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Saturday, December 31, 2011

Top Ten Death Penalty Stories of 2011 by Execution Watch

NEWS RELEASE

DEC. 31, 2011

FOR IMMEDIATE RELEASE

CONTACT: Elizabeth at 281-989-6556 or eliza.tx.usa@gmail.com

WEB: http://executionwatch.org; http://kpft.org; facebook: Execution Watch

EXECUTION WATCH NAMES TOP 10 DEATH PENALTY STORIES OF 2011

HOUSTON -- The most significant death-penalty stories of 2011 have been named by Execution Watch, a news program on Pacifica Radio Network’s KPFT FM 90.1 that broadcasts and streams live whenever Texas puts a prisoner to death:

1. Troy Davis is executed in Georgia despite lingering doubts about his guilt. The rush to execution was not as unusual as the broad international awareness of, and support for, Davis.

2. Mumia Abu-Jamal makes the metaphorically giant leap from Pennsylvania’s death row into general prison population after the Philadelphia district attorney announces it will stop its 30-year effort to obtain a durable death penalty against him.

3. Texas executes Mexican national Humberto Leal, flouting international law by refusing to give him a new hearing despite the failure by police to tell him at arrest that he may contact the Mexican Consulate for legal help.

4. Illinois abolishes the death penalty, reducing the number of states with capital punishment to 34. In a related story, Oregon’s governor says no executions will take place during his term but neither commutes any death sentences nor stops prison officials from selling excess execution drugs to other states.

5. The European Union escalates its activism against American use of the death penalty by banning the export to the United States of barbiturates that could be used to in lethal-injection executions.

6. The number of new death sentences in the United States reaches an historic low of 78, the first time in more than three decades that fewer than 100 people were condemned to death.

7. Anthony Graves, exonerated from death row for a murder he did not commit, successfully sues the State of Texas for compensation owed to him by law, accepting from the comptroller a check for $1.45 million.

8. The Texas death penalty is declared unconstitutional by State District Judge Teresa Hawthorne of Dallas, echoing Harris County District Judge Kevin Fine’s earlier ruling, made moot by a plea deal.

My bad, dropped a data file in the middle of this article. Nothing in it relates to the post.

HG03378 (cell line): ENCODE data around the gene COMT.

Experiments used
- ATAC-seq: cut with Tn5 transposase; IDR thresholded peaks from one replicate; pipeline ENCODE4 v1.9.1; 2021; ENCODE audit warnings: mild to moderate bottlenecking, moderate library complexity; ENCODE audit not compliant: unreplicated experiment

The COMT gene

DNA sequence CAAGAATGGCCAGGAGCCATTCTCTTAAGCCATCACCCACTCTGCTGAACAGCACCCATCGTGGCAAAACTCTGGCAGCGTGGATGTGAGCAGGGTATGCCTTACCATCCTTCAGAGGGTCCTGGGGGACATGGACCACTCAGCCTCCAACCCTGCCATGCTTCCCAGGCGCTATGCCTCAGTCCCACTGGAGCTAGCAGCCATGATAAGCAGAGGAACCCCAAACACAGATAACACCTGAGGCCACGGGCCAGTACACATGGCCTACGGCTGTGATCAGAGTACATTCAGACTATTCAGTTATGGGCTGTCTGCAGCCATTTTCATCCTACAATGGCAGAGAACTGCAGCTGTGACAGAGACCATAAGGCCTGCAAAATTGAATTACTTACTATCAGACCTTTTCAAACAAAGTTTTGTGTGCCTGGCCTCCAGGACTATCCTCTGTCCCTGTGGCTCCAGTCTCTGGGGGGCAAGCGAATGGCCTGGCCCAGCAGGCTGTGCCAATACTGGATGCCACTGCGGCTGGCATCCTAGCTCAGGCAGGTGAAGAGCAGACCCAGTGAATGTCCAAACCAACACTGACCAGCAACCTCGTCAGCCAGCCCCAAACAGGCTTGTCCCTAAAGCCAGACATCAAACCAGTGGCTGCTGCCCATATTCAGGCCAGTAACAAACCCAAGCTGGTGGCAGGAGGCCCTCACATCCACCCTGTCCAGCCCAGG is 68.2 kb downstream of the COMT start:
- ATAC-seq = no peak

9. The death penalty becomes part of the GOP primary race when Rick Perry elicits applause from a debate audience for presiding over more executions than any governor in history and disbelief from the media for declaring he has never lost sleep over an execution.

10. Director Werner Herzog successfully releases INTO THE ABYSS, a gritty documentary describing from several points of view a triple murder in Texas and its aftermath. Another documentary involving capital punishment, INCENDIARY, premieres and wins an award at Austin’s South by SouthWest Film Festival.

Other stories in 2011 that Execution Watch designated as especially noteworthy include:

- A district judge in Georgetown takes under advisement a request for a special inquiry into alleged wrongdoing by the top prosecutor in a murder trial that put an innocent man behind bars for 25 years. Michael Morton presented evidence that ex-district attorney Ken Anderson knowingly withheld evidence that might have led to his acquittal.

- The U.S. Supreme Court vacates a $14 million jury verdict against former New Orleans District Attorney Harry Connick Sr. for withholding evidence that might have averted the wrongful conviction and near-execution of John Thompson. A divided court said a prosecutor’s office cannot be held liable for a member’s illegal withholding of exculpatory evidence due to inadequate training.

- The Texas Forensic Science Commission releases its final report on the Todd Willingham case, directing the Innocence Project of Texas to work with the state fire marshall to review more than 700 arson cases for possible wrongful convictions based on outdated science.

- Literary critics respond enthusiastically to the publication of AUTHOBIOGRAPHY OF AN EXECUTION, a highly personal and humanistic memoir by David Dow, litigation director of Texas Defender Service.

- A Louisiana-based coalition of civic and religious groups called I Want to Serve launches a campaign to outlaw the exclusion from capital juries of people who oppose the death penalty.

(END)

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